Tino Mawoyo on the secret to Mountaineers' hat-trick of Logan Cup titles

The Zimbabwe batsman also insists on a longer first-class season to ensure players can be better equipped for international cricket

Liam Brickhill
Liam Brickhill
Tino Mawoyo shapes for a sweep, Zimbabwe v Sri Lanka, 1st Test, Harare, 2nd day, October 30, 2016

Tino Mawoyo shapes for a sweep  •  Associated Press

Mountaineers secured their third successive Logan Cup title with their win over Mashonaland Eagles last week, having lost only one game out of five this season and Tino Mawoyo, their shrewd and accomplished captain, wants the tournament to be longer going forwards.
As part of ICC-backed austerity measures, Zimbabwe Cricket abridged the current domestic season, reducing the number of Logan Cup matches to six, and did away with the Rising Stars team who won last year's Pro50 tournament. In mid-January, the domestic season was also disrupted by widespread unrest in the country, resulting in postponed fixtures.
"Logistics will always be a tough one, especially with what's happening at the moment," Mawoyo told ESPNcricinfo. "But I thought - and these have been my thoughts for a long time - that we just don't play enough domestic cricket. This season we had six first-class games, and in my opinion, if we're wanting to compete and get back to where we know we have been in international cricket, we need to try and get a little bit more game time.
"These are my thoughts and I've shared that with the powers that be. I hear that next season is going to start much earlier, and pre-season for all the franchises, so hopefully that's a step in the right direction and more domestic cricket for us."
Mawoyo also reflected on his team's successful campaign after a hat-trick for Shingi Masakadza and Timycen Maruma's second consecutive hundred helped Mountaineers secure the domestic title for the third season in a row.
"Timycen has been brilliant, and in conditions that haven't really been suitable for batters some of the time," Mawoyo said. "We've been batting first on wickets that have been a little slow and offering assistance to the seamers.
"He's a fantastic player and, in my opinion, surely now he deserves a place in the national side. It's not just this season, if you look at Timycen's record, he's someone that scores consistently for the Mountaineers, throughout the season and over the years. So he's really put his hand up and said to the selectors, look, I deserve a place in the national side."
Shingi Masakadza last not played an international game in four years but he is still a potent force in domestic cricket, as he showed when he shattered Eagles' first innings with his hat-trick and played a major part in forcing them to follow on 239 runs behind.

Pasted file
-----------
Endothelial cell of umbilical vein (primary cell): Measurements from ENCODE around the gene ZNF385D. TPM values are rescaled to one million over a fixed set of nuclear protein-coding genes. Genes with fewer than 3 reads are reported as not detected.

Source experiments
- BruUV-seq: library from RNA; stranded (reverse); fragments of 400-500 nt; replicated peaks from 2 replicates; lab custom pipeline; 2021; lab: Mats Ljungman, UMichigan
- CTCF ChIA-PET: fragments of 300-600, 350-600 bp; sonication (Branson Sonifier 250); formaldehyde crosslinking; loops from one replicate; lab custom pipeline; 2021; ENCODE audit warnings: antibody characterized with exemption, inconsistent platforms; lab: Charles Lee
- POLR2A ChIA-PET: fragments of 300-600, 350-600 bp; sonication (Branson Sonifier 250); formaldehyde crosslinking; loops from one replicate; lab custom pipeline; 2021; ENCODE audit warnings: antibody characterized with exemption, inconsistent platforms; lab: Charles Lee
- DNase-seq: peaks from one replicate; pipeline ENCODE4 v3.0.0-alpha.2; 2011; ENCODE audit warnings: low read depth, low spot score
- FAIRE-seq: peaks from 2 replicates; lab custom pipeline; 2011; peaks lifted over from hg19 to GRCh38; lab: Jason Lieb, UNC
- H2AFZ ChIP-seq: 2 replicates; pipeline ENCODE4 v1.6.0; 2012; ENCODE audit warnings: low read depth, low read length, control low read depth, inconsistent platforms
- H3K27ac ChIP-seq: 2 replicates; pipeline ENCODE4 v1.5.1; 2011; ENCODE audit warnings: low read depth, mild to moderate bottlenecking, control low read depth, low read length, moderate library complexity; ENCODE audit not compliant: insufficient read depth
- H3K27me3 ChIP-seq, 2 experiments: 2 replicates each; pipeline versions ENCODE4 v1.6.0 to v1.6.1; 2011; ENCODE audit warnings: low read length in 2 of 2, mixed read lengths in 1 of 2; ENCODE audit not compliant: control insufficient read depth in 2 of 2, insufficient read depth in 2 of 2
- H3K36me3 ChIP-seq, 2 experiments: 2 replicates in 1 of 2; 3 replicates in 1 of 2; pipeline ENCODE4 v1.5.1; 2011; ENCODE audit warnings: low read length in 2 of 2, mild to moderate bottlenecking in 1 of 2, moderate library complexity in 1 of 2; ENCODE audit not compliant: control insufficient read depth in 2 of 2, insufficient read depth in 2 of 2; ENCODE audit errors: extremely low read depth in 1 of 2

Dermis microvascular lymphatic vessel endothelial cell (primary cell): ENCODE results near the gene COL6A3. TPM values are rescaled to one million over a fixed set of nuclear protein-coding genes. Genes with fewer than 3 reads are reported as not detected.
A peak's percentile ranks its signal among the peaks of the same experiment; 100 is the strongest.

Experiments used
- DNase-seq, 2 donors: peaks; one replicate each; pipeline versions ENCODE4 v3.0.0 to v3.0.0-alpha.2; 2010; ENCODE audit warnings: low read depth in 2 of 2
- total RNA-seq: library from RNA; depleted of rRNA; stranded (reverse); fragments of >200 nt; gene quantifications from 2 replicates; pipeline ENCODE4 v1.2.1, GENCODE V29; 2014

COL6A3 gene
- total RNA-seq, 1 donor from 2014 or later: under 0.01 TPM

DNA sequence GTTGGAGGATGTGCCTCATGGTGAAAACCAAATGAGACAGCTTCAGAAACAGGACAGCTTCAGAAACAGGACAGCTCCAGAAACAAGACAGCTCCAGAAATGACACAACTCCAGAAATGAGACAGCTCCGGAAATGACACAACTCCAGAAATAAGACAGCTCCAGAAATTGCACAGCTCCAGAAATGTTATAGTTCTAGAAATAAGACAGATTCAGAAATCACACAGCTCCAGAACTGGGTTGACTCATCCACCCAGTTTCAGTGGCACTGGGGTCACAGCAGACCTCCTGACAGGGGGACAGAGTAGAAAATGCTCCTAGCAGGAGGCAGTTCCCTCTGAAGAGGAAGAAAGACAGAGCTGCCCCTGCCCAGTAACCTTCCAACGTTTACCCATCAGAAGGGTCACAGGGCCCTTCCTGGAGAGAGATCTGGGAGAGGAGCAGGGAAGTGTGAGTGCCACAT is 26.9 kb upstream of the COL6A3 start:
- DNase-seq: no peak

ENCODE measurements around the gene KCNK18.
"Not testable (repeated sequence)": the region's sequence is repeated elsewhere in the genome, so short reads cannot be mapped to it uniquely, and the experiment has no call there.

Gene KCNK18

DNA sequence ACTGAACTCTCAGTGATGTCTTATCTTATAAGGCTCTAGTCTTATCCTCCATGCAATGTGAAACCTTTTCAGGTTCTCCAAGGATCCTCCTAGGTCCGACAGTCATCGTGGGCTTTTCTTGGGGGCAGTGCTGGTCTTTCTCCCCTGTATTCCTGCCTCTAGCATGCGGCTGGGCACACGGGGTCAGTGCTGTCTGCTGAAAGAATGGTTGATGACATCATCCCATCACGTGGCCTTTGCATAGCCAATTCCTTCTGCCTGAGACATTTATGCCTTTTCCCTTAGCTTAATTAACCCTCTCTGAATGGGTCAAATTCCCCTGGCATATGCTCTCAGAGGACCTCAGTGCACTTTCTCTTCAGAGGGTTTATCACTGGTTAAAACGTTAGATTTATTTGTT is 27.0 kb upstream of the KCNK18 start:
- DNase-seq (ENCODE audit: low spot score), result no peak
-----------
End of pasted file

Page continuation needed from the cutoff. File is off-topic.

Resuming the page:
First he broke what was proving to be a dangerous sixth-wicket partnership between Regis Chakabva and Chamu Chibhabha by having Chakabva caught behind for 46. The next ball reverse-swung and so deceived the new man Elton Chigumbura, who shouldered arms and lost his middle stump. Trevor Garwe could only edge his next delivery into the slips, completing the first hat-trick in four years of first-class cricket in Zimbabwe; Taurai Muzarabani did it for Eagles against Tuskers at Harare Sports Club.
"I had suffered a side injury, so I was actually not on the field when he took that hat trick," Mawoyo said. "I was lying on a physio bed off the field. He's bowled really well. We left him out in the last game, but he's come back in this game and proved that he's still a quality bowler. His experience counted, and you know he can still do the job that he's done for us for over a decade. He bowled really well, [and the hat-trick was] very much deserved."
Mawoyo's squad includes members of the old firm such as Hamilton Masakadza, Donald Tiripano and Forster Mutizwa, as well as some bright new talents in wicketkeeper batsman Tafadzwa Tsiga, who cracked his maiden first-class ton this season, and bowling allrounder William Mashinge, who picked up 15 wickets in five matches with a best of 5 for 38.
"Experience is really important, and we've got that in our squad," Mawoyo said. "But I don't think it's just the experience, it's also the youth coming through. Young William Mashinge we've got. Young Tafadzwa Tsiga, the wicketkeeper. And those guys are coming to the party and playing their part in supporting the experience that's in this team. None of them have looked out of place in domestic cricket. There's been a mix of youth and experience coming together well."
Due to the postponement earlier in the season, Mountaineers have one more Logan Cup match to play before the season switches to limited-overs cricket. They lost to Rising Stars in the final of last season's fifty-over tournament, and Mawoyo said that his team would be focused on going the distance this time around.
"I've totally enjoyed captaining this team," Mawoyo said. "I've done it for a few years now and I get on well with the guys. It always helps when you've got the batting and bowling department doing particularly well. It makes the job much easier. We've had some bumpy rides over the years, and after this Logan Cup game we just want to make sure we finish off on a high and going into the shorter format of the game, make sure that we get that right. We didn't manage to win in the final last year against Rising Stars, and we'll be looking to correct those mistakes this time around."

Liam Brickhill is a freelance journalist based in Cape Town